HelloXD ransomware bulked up with better encryption, nastier payload
Russian-based group doubles the extortion by exfiltrating the corporate data before encrypting it.
Windows and Linux systems are coming under attack by new variants of the HelloXD ransomware that includes stronger encryption, improved obfuscation and an additional payload that enables threat groups to modify compromised systems, exfiltrate files and execute commands.
The new capabilities make the ransomware, first detected in November 2021 - and the developer behind it even more dangerous - according to researchers with Palo Alto Networks' Unit 42 threat intelligence group. Unit 42 said the HelloXD ransomware family is in its initial stages but it's working to track down the author.
"While the ransomware functionality is nothing new, during our research, following the lines, we found out the ransomware is most likely developed by a threat actor named x4k," the researchers wrote in a blog post.
"This threat actor is well known on various hacking forums, and seems to be of Russian origin. Unit 42 was able to uncover additional x4k activity being linked to malicious infrastructure, and additional malware besides the initial ransomware sample, going back to 2020."
The analysts wrote that the malware author, or authors, are "now expanding into the ransomware business to capitalize on some of the gains other ransomware groups are making."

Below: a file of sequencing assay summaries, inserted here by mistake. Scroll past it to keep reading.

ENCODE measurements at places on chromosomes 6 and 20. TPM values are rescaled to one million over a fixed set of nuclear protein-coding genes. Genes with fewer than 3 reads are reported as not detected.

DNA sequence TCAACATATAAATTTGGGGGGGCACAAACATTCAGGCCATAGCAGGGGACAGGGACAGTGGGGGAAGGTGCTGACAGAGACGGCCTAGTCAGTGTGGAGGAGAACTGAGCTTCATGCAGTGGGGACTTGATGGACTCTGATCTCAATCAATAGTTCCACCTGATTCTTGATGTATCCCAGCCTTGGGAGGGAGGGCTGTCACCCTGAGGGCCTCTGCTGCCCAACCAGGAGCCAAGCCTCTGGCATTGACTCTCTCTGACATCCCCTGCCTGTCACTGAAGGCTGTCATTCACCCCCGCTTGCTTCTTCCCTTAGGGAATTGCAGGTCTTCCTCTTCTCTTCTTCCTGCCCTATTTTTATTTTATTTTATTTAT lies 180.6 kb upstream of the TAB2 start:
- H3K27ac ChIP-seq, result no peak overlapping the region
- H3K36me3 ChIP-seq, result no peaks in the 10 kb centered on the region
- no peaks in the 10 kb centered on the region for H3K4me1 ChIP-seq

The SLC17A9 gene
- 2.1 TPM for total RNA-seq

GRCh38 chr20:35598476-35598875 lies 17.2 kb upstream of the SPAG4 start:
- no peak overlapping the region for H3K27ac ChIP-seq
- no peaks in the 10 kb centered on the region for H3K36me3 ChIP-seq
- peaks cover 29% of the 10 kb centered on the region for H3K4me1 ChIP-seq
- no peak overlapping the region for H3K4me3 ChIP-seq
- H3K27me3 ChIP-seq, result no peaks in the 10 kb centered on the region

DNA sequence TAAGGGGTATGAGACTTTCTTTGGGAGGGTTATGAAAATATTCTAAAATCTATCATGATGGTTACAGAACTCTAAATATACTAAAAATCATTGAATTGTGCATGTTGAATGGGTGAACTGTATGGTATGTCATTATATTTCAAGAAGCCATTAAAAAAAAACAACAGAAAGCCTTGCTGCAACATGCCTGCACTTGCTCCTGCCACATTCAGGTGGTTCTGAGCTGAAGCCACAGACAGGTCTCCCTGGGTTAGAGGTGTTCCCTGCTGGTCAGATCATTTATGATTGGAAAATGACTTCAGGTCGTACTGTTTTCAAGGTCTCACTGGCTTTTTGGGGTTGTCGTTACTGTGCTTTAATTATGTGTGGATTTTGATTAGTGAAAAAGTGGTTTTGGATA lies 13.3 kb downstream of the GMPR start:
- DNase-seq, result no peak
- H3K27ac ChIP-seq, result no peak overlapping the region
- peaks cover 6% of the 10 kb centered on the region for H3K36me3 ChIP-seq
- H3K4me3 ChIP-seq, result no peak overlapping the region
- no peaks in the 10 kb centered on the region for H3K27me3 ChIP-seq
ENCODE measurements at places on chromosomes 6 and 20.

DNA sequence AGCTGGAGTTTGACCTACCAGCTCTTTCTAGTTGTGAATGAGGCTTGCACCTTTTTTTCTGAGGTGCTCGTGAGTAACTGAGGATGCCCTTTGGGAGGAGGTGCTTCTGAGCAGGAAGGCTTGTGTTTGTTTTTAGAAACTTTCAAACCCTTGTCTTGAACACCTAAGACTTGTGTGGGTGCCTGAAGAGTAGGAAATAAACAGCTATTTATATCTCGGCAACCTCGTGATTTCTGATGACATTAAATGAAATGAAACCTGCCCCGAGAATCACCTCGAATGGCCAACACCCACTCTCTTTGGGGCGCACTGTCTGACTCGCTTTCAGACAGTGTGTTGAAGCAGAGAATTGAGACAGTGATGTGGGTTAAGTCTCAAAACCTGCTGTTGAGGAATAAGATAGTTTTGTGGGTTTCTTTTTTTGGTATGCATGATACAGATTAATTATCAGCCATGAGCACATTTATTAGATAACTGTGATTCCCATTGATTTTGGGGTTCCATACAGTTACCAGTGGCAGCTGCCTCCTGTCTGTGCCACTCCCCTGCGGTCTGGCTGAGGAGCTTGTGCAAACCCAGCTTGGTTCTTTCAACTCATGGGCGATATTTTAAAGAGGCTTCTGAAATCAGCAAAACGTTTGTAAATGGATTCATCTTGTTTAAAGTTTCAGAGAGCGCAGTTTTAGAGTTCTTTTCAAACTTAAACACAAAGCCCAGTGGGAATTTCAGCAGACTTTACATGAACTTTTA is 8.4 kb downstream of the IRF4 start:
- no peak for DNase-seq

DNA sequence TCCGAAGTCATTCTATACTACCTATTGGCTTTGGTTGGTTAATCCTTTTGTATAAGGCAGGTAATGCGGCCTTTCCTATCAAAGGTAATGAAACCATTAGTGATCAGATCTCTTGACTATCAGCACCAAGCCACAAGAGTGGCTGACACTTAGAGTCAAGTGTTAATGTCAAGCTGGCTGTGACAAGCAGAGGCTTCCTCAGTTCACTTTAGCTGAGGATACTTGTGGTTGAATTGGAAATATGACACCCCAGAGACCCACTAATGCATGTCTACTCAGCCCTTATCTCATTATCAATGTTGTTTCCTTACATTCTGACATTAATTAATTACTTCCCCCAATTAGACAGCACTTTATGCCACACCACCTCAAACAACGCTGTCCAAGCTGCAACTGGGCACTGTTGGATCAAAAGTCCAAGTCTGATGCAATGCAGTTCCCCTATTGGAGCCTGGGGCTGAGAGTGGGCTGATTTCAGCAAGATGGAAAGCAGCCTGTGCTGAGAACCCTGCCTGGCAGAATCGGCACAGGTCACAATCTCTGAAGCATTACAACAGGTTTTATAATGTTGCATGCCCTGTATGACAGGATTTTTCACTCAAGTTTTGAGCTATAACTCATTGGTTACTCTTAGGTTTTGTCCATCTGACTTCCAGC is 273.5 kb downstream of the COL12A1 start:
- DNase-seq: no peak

This comes as that both the ransom demands and the ransoms paid are increasing – a 144 percent year-to-year increase in demanded ransom in 2021, reaching about $2.2 million, while the average ransom paid jumped 78 percent between 2020 and 2021, to $541,010 – according to Unit 42's latest annual ransomware report. The incidence of stolen data being released publicly climbed 85 percent year-over-year, the report found.
The ransomware family is based on the Babuk (or Babyk) source code that was leaked on a Russian-language forum in September 2021. The group runs double extortion campaigns, exfiltrating the corporate data before encrypting it. Rather than threatening to release the files on a public leak site if the ransom isn't paid, the attackers instead directs victims to negotiate via the aTox chat service.
However, in the newer variants, the ransomware note also links to an onion domain for messaging. That said, the researchers wrote that as of now, the onion site is down, which could mean that it's currently under construction.
"The ransomware creates an ID for the victim which has to be sent to the threat actor to make it possible to identify the victim and provide a decryptor," they wrote. "The ransom note also instructs victims to download Tox and provides a Tox Chat ID to reach the threat actor. Tox is a peer-to-peer instant messaging protocol that offers end-to-end encryption."
Other ransomware groups, including those using LockBit 2.0, also use Tox Chat to communicate, they noted.
A key change to the latest version of Hello XD is the change in encryption algorithm. Unit 42 researchers wrote that they have seen two publicly available versions of HelloXD, an indication that the code is still under development. The first version uses Curve25519-Donna and a modified HC-128 algorithm to encrypt data in the files and is the least modified of the two versions from the original Babuk code.